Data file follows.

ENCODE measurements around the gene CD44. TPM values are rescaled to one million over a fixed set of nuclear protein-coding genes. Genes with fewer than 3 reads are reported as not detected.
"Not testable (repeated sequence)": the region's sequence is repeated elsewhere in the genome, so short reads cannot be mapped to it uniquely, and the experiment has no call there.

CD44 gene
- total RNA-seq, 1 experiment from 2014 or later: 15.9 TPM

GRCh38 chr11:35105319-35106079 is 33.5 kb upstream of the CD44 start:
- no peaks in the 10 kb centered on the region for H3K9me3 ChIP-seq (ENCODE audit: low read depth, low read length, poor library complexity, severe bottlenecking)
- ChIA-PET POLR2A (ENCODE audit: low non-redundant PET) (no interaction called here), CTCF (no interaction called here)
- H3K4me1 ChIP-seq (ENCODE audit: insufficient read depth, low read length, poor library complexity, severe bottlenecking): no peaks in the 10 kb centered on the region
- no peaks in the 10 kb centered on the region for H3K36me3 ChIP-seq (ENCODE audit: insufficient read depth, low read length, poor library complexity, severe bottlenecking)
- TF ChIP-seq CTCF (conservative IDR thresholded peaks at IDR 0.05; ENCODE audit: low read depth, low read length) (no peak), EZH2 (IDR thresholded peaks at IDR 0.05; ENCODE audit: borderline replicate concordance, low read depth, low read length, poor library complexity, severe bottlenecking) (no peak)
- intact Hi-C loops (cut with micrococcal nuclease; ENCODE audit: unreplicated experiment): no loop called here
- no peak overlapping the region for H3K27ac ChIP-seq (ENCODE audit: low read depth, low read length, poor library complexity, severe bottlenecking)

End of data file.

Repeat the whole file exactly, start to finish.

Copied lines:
ENCODE measurements around the gene CD44. TPM values are rescaled to one million over a fixed set of nuclear protein-coding genes. Genes with fewer than 3 reads are reported as not detected.
"Not testable (repeated sequence)": the region's sequence is repeated elsewhere in the genome, so short reads cannot be mapped to it uniquely, and the experiment has no call there.

CD44 gene
- total RNA-seq, 1 experiment from 2014 or later: 15.9 TPM

GRCh38 chr11:35105319-35106079 is 33.5 kb upstream of the CD44 start:
- no peaks in the 10 kb centered on the region for H3K9me3 ChIP-seq (ENCODE audit: low read depth, low read length, poor library complexity, severe bottlenecking)
- ChIA-PET POLR2A (ENCODE audit: low non-redundant PET) (no interaction called here), CTCF (no interaction called here)
- H3K4me1 ChIP-seq (ENCODE audit: insufficient read depth, low read length, poor library complexity, severe bottlenecking): no peaks in the 10 kb centered on the region
- no peaks in the 10 kb centered on the region for H3K36me3 ChIP-seq (ENCODE audit: insufficient read depth, low read length, poor library complexity, severe bottlenecking)
- TF ChIP-seq CTCF (conservative IDR thresholded peaks at IDR 0.05; ENCODE audit: low read depth, low read length) (no peak), EZH2 (IDR thresholded peaks at IDR 0.05; ENCODE audit: borderline replicate concordance, low read depth, low read length, poor library complexity, severe bottlenecking) (no peak)
- intact Hi-C loops (cut with micrococcal nuclease; ENCODE audit: unreplicated experiment): no loop called here
- no peak overlapping the region for H3K27ac ChIP-seq (ENCODE audit: low read depth, low read length, poor library complexity, severe bottlenecking)